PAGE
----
Susan R. Cummings

Director, Access Programs


Comments

Mark Solomon December 8, 2010 at 11:57 am

Thank you for the update, Susan! Those that have the privilege of meeting the public in our research rooms have one of the best jobs at NARA—they can see at first-hand why hundreds in the “back room” spend their days processing, preserving, and describing the records. The reference staff literally gets to see history being made.

Susan December 8, 2010 at 1:16 pm

Mark – you are absolutely right! The research staff get to find cool stuff all the time and to share it in the research rooms or online. I love the proliferation of stories we now have on Narations and other NARA social media sites. Thanks!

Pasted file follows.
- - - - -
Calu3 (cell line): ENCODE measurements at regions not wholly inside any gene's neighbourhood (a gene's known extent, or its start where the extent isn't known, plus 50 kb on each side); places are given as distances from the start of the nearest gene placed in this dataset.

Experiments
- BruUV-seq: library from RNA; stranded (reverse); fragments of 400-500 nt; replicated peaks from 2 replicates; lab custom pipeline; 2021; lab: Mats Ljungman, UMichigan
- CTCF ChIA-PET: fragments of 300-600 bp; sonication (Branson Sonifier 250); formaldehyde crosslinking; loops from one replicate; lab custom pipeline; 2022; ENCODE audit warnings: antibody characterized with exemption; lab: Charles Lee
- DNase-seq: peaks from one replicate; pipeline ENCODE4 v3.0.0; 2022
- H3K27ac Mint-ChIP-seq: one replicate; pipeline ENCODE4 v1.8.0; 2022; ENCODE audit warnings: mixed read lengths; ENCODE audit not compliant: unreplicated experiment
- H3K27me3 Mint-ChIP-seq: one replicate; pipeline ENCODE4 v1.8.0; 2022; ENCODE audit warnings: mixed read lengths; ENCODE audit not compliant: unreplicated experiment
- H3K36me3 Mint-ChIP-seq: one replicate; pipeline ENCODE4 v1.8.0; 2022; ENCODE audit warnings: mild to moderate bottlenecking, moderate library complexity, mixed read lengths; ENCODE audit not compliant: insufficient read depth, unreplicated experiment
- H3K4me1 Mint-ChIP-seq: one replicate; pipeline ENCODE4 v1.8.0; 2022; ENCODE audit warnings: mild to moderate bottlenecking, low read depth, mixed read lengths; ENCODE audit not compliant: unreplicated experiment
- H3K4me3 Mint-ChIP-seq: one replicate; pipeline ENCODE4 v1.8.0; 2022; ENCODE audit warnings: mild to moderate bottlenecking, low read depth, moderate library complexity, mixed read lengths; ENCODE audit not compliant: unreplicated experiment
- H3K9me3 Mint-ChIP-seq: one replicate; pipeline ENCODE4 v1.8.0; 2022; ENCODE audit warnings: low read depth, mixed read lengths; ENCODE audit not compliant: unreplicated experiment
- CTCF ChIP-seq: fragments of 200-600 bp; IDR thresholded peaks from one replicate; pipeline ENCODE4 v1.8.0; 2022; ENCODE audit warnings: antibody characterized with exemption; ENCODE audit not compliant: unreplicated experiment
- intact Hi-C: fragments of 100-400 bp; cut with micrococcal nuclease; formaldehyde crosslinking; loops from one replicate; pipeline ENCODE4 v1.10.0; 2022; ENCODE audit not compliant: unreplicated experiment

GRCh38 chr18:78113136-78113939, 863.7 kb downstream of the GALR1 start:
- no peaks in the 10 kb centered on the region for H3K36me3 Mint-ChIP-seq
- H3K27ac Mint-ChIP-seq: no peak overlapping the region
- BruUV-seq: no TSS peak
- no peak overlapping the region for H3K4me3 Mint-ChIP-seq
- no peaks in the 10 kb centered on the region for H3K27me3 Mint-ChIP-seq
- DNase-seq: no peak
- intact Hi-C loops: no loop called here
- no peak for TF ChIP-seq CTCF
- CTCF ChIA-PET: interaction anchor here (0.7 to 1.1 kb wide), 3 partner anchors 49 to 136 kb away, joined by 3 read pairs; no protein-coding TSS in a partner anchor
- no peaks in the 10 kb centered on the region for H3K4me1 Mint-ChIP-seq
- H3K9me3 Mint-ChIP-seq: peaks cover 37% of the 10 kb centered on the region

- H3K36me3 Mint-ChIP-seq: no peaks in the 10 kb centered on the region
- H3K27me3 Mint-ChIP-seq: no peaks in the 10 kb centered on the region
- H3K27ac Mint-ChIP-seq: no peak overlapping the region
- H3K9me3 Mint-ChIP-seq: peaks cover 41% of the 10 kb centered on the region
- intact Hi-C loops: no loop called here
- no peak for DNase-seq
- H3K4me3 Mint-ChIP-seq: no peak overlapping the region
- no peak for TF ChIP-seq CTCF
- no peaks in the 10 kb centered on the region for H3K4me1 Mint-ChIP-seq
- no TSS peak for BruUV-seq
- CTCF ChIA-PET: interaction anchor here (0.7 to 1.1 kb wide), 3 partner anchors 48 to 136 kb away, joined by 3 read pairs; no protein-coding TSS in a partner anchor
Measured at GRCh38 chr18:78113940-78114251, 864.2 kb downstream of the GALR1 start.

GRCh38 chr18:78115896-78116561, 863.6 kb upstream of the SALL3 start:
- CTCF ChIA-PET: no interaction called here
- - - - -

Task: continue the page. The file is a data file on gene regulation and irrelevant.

Angela McGhie December 9, 2010 at 3:26 pm

I would like to thank your staff for the reference services they provide. Some staff members at Archives 1 have gone out of their way to assist me, such as Emily (room 203) and Dennis. Thanks!

I am interested in which records have been through preservation this year. Perhaps you could write a blog post on the topic. Were any of them muster rolls?

Susan December 9, 2010 at 4:52 pm

Angela – thank you so much for your kind words! We do this kind of stuff because we love it but it’s nice to know it is appreciated.

We do “holdings maintenance” and other preservation actions all the time. I’ll find out about some of the work that got done this year . I love the idea of doing a blog post on preservation. Let me see what we can come up with!

Catherine December 14, 2010 at 12:50 pm

DECEMBER 2010
Thanks for asking what we have been doing in Conservation Labs at NARA….and giving us a chance to note our staff’s work and accomplishments to ensure that records at the National Archives are preserved and made accessible.